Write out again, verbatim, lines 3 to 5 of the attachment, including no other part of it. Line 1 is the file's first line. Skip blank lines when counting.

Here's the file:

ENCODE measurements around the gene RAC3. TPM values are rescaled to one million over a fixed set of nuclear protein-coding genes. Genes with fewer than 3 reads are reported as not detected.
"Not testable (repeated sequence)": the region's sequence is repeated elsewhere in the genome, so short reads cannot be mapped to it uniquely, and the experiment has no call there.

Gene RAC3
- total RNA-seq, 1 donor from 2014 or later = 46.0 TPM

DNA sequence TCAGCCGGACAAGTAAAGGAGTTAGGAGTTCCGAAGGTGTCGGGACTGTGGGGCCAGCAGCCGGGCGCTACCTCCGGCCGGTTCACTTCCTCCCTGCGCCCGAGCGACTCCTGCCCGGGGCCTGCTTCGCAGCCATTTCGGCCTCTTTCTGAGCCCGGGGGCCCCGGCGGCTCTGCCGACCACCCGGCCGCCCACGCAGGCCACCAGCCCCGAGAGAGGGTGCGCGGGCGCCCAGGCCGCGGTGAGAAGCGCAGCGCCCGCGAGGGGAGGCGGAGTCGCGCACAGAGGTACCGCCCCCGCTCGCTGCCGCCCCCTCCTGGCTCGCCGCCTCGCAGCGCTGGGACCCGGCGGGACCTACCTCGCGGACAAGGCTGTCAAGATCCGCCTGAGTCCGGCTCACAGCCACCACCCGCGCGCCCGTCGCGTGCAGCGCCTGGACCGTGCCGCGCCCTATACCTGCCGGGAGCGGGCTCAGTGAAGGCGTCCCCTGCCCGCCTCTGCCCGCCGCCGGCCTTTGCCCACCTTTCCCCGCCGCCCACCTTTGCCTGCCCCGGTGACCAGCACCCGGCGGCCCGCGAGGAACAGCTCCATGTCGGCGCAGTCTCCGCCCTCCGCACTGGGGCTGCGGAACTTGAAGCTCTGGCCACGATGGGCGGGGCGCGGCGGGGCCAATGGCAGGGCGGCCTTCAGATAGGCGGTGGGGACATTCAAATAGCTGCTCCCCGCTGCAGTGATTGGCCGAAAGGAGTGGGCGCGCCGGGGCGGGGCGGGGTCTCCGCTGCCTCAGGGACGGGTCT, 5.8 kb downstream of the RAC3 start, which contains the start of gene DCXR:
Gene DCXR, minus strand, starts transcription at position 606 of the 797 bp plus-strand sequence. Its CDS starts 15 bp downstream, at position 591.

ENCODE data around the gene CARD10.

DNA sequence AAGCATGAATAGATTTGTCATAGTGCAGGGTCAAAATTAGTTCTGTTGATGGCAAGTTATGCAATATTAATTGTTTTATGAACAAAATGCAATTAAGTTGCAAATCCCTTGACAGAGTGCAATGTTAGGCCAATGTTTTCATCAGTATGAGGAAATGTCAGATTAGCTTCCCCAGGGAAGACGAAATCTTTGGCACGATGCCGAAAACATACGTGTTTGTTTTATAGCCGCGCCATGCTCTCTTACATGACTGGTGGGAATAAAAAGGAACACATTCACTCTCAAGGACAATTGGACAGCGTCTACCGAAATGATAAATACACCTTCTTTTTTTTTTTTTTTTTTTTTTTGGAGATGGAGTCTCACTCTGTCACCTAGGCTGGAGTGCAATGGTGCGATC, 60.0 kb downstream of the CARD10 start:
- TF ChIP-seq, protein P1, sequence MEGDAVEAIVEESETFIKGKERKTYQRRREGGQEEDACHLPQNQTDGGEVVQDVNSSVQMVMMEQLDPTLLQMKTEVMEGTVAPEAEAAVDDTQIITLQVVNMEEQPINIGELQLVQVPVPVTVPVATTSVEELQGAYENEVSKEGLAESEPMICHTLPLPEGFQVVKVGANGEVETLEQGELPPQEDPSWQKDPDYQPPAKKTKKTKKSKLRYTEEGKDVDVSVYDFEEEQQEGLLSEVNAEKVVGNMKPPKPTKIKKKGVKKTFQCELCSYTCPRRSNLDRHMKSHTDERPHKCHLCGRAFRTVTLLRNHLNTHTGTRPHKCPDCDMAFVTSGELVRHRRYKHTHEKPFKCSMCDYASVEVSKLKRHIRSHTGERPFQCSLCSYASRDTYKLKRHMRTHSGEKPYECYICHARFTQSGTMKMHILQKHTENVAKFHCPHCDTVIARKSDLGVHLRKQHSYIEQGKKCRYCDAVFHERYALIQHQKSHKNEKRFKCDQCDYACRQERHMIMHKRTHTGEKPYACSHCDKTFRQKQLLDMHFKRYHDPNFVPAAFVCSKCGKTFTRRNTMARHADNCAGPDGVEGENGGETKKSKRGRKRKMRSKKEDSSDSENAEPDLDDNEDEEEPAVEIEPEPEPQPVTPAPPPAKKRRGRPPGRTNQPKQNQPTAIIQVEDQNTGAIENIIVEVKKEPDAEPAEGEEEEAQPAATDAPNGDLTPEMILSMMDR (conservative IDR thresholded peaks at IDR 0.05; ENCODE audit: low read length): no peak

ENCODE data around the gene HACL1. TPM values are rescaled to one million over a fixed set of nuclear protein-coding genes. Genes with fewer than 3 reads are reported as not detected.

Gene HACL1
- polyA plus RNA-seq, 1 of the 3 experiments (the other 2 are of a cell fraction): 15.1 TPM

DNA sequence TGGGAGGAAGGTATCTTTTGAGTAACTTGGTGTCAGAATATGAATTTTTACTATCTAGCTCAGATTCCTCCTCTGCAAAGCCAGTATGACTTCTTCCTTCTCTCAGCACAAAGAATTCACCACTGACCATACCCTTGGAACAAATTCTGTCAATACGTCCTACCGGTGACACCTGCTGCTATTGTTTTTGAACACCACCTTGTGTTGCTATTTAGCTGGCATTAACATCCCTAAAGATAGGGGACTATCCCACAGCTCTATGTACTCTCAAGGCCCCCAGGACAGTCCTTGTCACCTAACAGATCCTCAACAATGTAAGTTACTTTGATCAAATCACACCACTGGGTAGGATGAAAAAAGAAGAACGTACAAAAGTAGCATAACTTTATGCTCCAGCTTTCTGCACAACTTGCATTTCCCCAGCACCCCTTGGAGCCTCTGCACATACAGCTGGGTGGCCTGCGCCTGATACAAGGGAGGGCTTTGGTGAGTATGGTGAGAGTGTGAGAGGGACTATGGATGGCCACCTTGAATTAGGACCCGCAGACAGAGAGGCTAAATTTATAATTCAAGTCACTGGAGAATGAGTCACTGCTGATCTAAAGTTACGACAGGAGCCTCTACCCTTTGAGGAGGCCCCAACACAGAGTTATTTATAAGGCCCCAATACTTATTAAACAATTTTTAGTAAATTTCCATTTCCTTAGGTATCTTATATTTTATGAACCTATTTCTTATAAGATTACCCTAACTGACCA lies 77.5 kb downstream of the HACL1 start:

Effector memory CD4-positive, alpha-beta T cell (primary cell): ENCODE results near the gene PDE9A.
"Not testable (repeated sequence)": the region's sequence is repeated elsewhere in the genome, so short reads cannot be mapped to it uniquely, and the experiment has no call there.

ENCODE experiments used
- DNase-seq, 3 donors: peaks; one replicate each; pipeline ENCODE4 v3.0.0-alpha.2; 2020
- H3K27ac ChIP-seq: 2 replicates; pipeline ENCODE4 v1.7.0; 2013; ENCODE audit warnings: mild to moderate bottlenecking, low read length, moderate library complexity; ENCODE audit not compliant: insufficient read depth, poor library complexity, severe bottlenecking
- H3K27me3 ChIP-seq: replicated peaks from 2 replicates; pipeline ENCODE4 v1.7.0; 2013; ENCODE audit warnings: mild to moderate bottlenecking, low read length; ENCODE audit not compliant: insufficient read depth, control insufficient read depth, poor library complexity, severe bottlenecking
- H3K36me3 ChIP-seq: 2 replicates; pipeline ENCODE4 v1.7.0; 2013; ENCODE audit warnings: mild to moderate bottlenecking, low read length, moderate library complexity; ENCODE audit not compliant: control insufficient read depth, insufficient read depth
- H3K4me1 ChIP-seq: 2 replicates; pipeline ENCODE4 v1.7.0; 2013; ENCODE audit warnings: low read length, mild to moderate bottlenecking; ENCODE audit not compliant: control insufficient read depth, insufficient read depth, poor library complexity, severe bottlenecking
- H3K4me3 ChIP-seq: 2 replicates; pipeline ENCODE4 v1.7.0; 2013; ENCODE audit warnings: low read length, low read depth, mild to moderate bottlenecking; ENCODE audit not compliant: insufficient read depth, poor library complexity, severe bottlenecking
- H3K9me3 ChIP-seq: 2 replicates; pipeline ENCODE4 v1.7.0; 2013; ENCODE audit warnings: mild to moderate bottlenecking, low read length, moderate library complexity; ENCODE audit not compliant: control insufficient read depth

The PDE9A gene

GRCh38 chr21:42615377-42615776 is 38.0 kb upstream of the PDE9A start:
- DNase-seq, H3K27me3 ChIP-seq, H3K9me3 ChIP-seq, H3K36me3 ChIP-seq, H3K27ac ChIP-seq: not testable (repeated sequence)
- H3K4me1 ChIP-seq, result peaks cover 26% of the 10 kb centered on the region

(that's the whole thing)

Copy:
Gene RAC3
- total RNA-seq, 1 donor from 2014 or later = 46.0 TPM

DNA sequence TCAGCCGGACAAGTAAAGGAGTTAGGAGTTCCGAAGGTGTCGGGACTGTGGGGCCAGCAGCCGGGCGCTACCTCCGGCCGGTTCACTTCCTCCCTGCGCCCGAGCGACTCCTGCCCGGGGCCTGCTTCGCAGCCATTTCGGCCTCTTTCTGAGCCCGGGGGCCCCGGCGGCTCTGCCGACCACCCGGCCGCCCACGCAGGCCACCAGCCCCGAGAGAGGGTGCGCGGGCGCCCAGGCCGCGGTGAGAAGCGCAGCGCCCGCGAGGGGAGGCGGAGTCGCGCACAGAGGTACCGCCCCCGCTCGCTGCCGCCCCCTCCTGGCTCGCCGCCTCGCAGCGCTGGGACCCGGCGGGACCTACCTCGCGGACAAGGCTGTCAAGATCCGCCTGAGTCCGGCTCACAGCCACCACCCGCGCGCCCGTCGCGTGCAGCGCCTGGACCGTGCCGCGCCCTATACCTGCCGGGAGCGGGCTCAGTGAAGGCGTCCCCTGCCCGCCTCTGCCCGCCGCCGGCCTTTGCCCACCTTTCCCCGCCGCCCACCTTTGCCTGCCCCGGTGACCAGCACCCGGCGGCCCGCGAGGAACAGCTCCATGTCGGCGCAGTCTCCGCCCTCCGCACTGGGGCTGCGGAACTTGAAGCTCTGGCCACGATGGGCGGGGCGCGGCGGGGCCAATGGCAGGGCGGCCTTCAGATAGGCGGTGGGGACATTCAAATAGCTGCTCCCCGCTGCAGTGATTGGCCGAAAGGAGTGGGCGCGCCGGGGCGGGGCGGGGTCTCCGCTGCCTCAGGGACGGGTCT, 5.8 kb downstream of the RAC3 start, which contains the start of gene DCXR: